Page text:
COSTA MESA, Calif. -- For Jerry Tillery, it's time move on.
Asked about his globetrotting as a student at Notre Dame -- something he's answered numerous times before -- Tillery turned a bit prickly.
"It's helped me a lot, it really has," Tillery said. "But right now I'm focused on trying to be the best football player I can be, and that's where I'm at mentally and physically."
Tillery, who had traveled to 18 countries before the Los Angeles Chargers made him a first-round pick this spring, understandably wants the attention to be on football, not how many stamps he's collected on his passport during his time in college.
But Tillery's wide range of interests -- including travel -- had some observers questioning his commitment to football, a game that will pay him $10.5 million on his rookie deal.
Chargers defensive line coach Gif Smith said he never thought Tillery's outside pursuits were an impediment to his production in football.
Smith said Tillery commanded his attention early the pre-draft process, and he viewed Tillery's various off-the-field interests as an asset, not a crutch.
"When you talk to Jerry, you understand that he's extremely passionate about football," Smith said. "Outside of not talking to him, you could get distracted because he is well-versed. He's had the opportunity to go to places outside the country and do a lot of things other people might not be able to do.
"But it never took away from his love of the game, and how he wanted to play the game at the highest level. After speaking to him early in the process, that was a non-factor."
Smith met with Tillery at the combine and later at the team's facility during a pre-draft visit. He learned about the Notre Dame graduate's interest the stock market, his internship for the hedge fund Abbey Capital in Dublin, Ireland, and travels to places like South Africa and Japan.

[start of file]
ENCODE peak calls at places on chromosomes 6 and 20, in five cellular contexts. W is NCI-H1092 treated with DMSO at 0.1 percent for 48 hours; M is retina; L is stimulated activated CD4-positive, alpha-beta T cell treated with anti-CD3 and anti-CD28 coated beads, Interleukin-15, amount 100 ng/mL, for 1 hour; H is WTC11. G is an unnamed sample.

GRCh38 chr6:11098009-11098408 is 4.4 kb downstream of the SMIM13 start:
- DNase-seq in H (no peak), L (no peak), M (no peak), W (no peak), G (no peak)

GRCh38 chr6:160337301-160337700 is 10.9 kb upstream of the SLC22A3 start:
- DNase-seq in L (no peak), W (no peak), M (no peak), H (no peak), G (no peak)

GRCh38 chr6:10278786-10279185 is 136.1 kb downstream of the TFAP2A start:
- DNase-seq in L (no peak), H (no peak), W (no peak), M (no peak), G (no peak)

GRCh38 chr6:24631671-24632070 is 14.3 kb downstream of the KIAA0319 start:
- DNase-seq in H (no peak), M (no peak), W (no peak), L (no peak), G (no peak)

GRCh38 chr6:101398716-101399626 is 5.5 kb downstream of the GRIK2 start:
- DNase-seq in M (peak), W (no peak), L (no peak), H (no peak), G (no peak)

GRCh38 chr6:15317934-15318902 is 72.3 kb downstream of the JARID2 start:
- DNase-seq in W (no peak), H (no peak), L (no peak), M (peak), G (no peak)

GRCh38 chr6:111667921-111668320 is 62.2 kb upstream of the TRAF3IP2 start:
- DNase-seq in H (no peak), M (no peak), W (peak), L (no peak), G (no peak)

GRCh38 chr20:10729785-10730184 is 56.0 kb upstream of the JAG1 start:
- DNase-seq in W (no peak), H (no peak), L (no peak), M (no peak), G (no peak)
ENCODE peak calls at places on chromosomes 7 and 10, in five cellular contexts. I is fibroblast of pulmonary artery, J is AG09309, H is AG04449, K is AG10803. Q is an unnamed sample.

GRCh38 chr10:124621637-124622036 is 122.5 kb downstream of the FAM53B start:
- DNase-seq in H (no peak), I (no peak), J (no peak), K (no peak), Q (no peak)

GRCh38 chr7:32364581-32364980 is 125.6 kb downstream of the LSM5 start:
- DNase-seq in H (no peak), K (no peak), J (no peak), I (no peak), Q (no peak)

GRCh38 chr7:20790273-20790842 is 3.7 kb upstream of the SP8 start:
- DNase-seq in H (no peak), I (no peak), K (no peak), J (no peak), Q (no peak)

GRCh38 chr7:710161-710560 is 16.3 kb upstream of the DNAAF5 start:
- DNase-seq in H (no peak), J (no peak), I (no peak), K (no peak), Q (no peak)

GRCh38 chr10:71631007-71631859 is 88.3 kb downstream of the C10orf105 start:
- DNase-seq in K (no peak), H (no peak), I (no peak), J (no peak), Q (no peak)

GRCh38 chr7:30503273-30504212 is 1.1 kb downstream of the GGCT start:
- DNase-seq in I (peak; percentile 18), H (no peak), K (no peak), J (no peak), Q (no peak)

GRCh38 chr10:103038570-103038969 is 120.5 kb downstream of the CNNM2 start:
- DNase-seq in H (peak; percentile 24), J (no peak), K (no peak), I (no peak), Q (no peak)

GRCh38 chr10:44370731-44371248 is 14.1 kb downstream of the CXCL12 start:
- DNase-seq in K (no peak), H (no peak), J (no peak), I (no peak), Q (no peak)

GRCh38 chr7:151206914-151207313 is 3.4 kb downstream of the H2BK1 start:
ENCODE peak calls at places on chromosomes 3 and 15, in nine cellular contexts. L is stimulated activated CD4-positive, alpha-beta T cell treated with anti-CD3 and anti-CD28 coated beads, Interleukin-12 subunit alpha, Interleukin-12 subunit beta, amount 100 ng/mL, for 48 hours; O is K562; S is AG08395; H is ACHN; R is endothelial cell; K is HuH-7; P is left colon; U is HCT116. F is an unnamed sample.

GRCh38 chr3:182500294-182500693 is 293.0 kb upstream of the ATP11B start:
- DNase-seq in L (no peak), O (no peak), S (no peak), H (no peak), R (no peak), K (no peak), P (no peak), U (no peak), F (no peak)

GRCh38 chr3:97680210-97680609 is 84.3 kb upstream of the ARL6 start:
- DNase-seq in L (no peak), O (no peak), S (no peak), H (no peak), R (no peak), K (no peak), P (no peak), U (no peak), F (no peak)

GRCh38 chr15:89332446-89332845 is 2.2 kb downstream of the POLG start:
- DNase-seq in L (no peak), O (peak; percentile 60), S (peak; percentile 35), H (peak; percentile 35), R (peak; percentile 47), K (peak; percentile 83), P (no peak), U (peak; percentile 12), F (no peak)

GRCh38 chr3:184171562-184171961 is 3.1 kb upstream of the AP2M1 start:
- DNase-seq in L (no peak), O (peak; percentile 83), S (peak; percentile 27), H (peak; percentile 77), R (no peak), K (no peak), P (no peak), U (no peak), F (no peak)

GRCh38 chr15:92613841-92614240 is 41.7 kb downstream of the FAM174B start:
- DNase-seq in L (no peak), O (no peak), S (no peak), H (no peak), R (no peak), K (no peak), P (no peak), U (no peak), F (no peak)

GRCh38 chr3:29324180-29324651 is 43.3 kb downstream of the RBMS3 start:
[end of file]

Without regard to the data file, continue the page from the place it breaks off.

Tillery held his draft party in one of his favorite places -- Hawaii. He studied Japanese and took poetry classes. He watches the Barefoot Contessa and likes to cook.
An economics major who graduated early at Notre Dame, Tillery fiercely denied his off-the-field interests affected his love for football during a conference call with reporters after the Chargers selected him on draft day.
"The people that say things, they don't know," Tillery said. "They don't know Jerry Tillery. They haven't seen me working in practice. They don't know everything I've put in to what I do. I'm going to show them. I'm going to show them pretty soon."
Soon likely will be Sunday, when Tillery should see his first game action in the Chargers' second preseason game against the New Orleans Saints.
Tillery's been held out of contact drills during the offseason and the start of training camp to let his body heal from shoulder surgery to repair a torn labrum he suffered during his final season at Notre Dame.
Tillery began working in team drills this week, however, and the 6-6, 295-pound pass-rusher has shown some explosiveness and power.
"We saw flashes of it," Chargers defensive coordinator Gus Bradley said. "You're like, ‘Oh, OK! We just saw a flash of Jerry Tillery.' He's mentally [strong], but he just needs the physical part of it now -- the lining up, the block-reaction and things like that."